Print 90 comment(s) - last by EasyC.. on Jun 6 at 11:39 AM

Intel has big ambitions for its low power Oak Trail Atom-based platform, which it says will trash ARM processors in Android performance.  (Source: Intel)

Sadly for Intel quite the opposite proved true in early benchmarks. ARM badly beat an Oak Trail prototype in app performance and heat.  (Source:

ASUSTek's Eee Transformer Pad, powered by NVIDIA's dual-core Tegra 2 ARM CPU proved the most powerful tablet in most benchmarks.  (Source: Android In)
The only benchmark Intel's new platform performed admirably in was Javascript performance

Intel Corp.'s (INTC) was quick to brag on dramatic process improvements that would propel its Atom chips to new levels of performance during its keynote at Computex 2011 in Taiwan.  The company says it will leverage its die shrink lead on Core brand CPUs to push yearly die shrinks for Atom over the next couple years, hitting the 14 nm node a couple years before ARM manufacturers.  And it says it will deploy its new tri-gate transistors at the Atom's 22 nm node in 2013.

I. Intel Oak Trail Gets Tested

By the looks of early testing, Intel desperately needs all the help it can get.  A dual core Z6xx series atom chip running on the company's new Oak Trail chipset was shown off in a prototype design by Taiwan's Compal Electronics.

The prototype packed two CPU cores, running at 1.5 GHz.  It also packed an Intel GMA600 GPU, which is essentially a rebranded PowerVR SGX535.

The new tablet was running Google Inc.'s (GOOG) popular Android 3.0 "Honeycomb" operating system, the second most used tablet OS in the world behind Apple, Inc.'s (AAPL) iOS (found on the iPad and iPad 2).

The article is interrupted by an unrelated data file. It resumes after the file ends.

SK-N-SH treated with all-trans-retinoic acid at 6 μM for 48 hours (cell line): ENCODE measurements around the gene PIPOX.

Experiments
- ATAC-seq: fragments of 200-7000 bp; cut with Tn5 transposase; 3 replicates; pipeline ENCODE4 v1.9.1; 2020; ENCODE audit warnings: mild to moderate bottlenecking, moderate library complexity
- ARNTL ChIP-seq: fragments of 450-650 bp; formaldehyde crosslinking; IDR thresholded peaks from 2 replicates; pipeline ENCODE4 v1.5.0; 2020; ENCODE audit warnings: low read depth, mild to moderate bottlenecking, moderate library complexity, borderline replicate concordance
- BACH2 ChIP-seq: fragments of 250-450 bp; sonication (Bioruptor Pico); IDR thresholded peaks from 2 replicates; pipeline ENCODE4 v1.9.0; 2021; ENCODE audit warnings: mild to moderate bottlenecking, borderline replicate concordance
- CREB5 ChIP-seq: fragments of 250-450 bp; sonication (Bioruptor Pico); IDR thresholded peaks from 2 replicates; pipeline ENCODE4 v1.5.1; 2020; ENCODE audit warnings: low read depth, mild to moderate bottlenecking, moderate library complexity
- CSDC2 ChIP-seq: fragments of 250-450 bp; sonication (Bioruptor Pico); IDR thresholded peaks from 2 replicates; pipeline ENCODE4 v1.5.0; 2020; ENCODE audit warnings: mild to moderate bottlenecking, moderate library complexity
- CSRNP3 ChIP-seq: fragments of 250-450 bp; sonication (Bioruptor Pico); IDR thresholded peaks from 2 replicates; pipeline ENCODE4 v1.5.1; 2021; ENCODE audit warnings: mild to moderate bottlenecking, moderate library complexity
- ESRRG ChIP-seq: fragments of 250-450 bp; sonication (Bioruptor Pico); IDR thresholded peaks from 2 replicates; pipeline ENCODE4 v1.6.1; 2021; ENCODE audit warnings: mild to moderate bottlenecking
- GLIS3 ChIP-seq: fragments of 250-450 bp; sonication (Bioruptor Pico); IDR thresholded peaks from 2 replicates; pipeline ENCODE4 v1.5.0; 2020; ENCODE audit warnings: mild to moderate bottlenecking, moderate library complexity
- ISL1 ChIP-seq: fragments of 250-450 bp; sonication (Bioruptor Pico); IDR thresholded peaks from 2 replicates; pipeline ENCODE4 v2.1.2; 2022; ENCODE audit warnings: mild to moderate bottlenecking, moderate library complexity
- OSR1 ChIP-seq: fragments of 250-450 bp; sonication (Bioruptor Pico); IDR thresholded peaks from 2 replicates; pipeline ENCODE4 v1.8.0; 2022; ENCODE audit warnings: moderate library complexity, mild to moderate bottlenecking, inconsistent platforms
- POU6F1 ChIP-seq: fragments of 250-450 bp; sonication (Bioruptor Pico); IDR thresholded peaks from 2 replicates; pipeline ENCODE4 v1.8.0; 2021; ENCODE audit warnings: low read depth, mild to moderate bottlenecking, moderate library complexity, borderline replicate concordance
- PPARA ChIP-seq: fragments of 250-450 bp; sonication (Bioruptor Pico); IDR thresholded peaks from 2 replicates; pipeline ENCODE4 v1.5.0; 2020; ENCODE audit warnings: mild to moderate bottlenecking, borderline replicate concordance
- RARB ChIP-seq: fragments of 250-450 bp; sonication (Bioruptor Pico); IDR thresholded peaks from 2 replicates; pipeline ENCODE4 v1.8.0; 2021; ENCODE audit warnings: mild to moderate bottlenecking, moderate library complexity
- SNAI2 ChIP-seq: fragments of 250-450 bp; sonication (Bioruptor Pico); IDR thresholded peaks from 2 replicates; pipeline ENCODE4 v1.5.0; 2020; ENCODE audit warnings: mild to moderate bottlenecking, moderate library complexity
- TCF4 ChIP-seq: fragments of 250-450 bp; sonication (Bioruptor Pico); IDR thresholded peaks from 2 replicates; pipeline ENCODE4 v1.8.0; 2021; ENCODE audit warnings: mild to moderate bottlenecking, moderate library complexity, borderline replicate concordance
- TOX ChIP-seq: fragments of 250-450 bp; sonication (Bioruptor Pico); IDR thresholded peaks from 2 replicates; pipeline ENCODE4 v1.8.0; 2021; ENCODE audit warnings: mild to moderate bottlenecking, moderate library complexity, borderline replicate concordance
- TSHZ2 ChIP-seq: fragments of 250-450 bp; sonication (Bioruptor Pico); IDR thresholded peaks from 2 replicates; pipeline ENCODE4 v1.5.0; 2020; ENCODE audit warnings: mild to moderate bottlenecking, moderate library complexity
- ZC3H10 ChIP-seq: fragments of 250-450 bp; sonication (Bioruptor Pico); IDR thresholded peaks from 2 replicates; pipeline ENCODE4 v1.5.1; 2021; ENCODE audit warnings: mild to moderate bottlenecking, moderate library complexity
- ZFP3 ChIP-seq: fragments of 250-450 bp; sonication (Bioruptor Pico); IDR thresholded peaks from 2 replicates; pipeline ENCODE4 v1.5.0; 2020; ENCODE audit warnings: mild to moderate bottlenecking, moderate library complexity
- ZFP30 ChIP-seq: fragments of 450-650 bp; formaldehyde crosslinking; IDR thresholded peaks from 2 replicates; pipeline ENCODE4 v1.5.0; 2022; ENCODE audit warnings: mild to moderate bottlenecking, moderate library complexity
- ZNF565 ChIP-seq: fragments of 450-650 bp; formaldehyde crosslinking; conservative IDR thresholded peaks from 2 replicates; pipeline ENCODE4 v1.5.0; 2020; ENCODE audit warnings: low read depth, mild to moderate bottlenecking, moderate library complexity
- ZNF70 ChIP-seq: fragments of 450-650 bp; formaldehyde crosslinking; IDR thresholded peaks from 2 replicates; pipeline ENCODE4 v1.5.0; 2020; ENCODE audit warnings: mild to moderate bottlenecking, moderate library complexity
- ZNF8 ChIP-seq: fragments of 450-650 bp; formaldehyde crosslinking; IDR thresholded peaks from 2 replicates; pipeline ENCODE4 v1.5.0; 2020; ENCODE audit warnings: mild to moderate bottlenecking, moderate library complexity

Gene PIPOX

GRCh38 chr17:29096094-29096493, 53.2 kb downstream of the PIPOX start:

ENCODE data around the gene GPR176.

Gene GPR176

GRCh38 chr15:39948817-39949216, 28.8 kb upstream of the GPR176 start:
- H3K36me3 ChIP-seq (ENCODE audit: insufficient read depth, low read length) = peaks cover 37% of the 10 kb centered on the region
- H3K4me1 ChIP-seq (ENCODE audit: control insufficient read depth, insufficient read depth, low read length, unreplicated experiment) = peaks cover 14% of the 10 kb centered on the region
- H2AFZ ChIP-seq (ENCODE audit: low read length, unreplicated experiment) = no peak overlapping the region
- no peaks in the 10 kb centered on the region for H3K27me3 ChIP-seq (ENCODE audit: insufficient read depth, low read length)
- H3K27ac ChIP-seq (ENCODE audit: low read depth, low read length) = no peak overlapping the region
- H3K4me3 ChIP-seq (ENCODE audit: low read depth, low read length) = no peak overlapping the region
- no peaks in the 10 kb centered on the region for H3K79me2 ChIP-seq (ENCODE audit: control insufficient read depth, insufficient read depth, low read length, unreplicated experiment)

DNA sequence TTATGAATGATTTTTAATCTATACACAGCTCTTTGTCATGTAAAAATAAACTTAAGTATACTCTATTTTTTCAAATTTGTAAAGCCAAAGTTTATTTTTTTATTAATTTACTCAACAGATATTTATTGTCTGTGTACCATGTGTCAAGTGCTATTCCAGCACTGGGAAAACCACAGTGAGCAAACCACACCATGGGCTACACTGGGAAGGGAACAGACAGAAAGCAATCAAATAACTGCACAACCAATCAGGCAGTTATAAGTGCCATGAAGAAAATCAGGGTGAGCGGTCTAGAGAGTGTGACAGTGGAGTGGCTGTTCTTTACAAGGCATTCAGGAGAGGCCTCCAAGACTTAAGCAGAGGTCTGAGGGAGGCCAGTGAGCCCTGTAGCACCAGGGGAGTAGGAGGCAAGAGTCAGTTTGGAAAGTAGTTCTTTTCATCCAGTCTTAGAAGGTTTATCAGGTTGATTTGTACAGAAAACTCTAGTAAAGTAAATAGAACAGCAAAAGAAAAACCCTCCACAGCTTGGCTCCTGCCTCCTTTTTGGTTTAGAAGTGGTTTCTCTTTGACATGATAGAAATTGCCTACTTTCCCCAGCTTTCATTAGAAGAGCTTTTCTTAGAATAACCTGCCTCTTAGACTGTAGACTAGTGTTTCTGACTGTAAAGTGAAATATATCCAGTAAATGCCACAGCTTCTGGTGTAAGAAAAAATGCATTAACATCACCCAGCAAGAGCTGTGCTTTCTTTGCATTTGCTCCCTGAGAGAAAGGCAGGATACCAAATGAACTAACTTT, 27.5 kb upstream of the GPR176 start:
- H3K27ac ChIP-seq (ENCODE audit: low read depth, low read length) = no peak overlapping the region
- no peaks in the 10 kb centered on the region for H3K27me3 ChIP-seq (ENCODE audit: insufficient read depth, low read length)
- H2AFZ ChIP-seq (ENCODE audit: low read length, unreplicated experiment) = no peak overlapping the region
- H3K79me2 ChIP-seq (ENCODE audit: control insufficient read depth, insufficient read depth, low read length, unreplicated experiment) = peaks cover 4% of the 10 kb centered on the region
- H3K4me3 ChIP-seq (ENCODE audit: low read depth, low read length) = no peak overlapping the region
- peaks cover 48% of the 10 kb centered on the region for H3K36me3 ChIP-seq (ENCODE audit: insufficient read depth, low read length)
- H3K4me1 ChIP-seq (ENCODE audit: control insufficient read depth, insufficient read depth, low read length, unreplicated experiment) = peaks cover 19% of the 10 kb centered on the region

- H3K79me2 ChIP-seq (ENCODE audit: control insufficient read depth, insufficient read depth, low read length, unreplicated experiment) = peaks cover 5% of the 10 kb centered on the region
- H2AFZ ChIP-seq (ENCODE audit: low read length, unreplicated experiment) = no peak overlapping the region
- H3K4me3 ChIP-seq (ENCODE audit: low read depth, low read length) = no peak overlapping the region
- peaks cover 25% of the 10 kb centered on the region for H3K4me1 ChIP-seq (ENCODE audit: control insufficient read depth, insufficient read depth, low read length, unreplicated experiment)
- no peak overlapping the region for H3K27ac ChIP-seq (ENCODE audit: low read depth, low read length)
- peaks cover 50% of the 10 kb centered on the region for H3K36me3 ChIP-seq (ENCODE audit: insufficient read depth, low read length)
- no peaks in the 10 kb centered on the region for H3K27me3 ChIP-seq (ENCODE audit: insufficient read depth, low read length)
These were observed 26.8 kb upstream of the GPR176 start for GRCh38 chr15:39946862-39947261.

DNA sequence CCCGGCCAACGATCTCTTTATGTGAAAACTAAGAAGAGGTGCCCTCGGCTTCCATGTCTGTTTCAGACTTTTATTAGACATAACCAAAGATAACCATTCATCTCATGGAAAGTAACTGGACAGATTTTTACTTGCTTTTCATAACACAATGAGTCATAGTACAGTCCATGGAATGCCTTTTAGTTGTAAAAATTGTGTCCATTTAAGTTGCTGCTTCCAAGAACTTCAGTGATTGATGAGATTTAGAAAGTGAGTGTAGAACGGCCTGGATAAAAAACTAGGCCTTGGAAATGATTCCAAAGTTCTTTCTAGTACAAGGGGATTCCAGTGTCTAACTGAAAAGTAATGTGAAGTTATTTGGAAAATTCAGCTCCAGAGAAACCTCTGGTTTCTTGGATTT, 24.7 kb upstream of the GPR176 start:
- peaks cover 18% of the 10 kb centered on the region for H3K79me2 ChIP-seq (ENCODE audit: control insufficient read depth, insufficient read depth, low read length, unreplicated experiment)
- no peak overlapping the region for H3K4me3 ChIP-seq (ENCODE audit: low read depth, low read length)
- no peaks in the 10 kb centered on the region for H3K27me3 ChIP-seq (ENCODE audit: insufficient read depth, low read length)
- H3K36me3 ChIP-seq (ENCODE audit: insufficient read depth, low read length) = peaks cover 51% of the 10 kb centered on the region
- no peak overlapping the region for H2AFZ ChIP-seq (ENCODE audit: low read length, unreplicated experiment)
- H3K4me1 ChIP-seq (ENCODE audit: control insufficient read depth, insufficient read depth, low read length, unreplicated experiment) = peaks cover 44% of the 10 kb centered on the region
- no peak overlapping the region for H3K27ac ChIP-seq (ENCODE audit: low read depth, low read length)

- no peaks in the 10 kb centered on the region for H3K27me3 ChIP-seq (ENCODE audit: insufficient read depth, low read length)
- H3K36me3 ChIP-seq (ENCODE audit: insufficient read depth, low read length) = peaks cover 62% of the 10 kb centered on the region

In a limited set of tests,, a Dutch hardware site benchmarked [translated] the new platform and compared it to rivals currently on the market with similarly clocked dual-core CPUs.  The picture wasn't pretty for Intel.

II. Slow

In the Caffeine 3 benchmark, the Oak Trail prototype scored a dismal 1562 points, well behind the Asus Eee Transformer Pad (Tegra 2 based; 6246 points) and the Samsung 10.1v Galaxy Tab (Hummingbird Gen. 2; 7194 points).  This was significant as Caffeine measures Java performance -- the language most Android apps are written in.  As such, the benchmark provides a key indicator of how fast apps will run on the tablet -- in Intel's case "very slow".

That result was confirmed by the Linpack benchmark, which gave a result at 9.4 MFLOPs, versus 36 MFLOPS for the Tegra 2.  Similarly the Quadrant benchmark gave a score of 1978, at the very bottom of the 2,000 to 2,500 that Android tablets regularly score.  Some Android Phones even score 2,000+. 

While these numbers aren't necessarily a bad thing for all apps (some of which are less demanding), it may mean that on Intel-based Android tablets you'll have to forgo highly demanding apps like the early crop of 3D shooter titles.

The Oak Trail tablet did show some promise, posting the best score (1500 ms) in the Sunspider benchmark, a full 376 ms faster than the fastest ARM-based Android, the Asus Eee Transformer Pad.  In other words, while Intel's platform may come up short in apps, it looks like it will handle the internet pretty well.

III. Hot

Unfortunately, two critical performance measures -- Flash performance and battery life -- were not tested.

The site did evaluate Oak Trail's temperature performance, writing [translated]:

The settings menu of the x86 port also showed how hot the Intel CPU in the tablet. In this model ranged between 60 and 65 degrees [Celsius], and that was quite obvious. The tablet on the outside felt warm, much warmer than previous Honeycomb Tablets we owned had.

Unfortunately the site did not produce any quantitative numbers to back its claims.  However, if the CPU is truly reaching 140-149 °F, that's a major issue as, at that temperature, heat conduction could make holding the case very uncomfortable (particularly given the tight casing in modern ultra-slender tablets).

IV. Hope for Intel?

There's hope on both the performance and temperature front for Intel.  It's thought that a major part of the gap in app performance may be due to optimizations in Android for the ARM architecture.  If Intel pushes hard enough, it may be able to get similar optimizations for x86 worked in.

The temperature is intimately tied to usage and clock speed, so there's no way of necessarily escaping that during times of heavy use.  However, Intel could always solve this problem by putting a small fan in its tablets.  While that might produce a "fatter" less seemly tablet, it would at least spare the user from discomfort.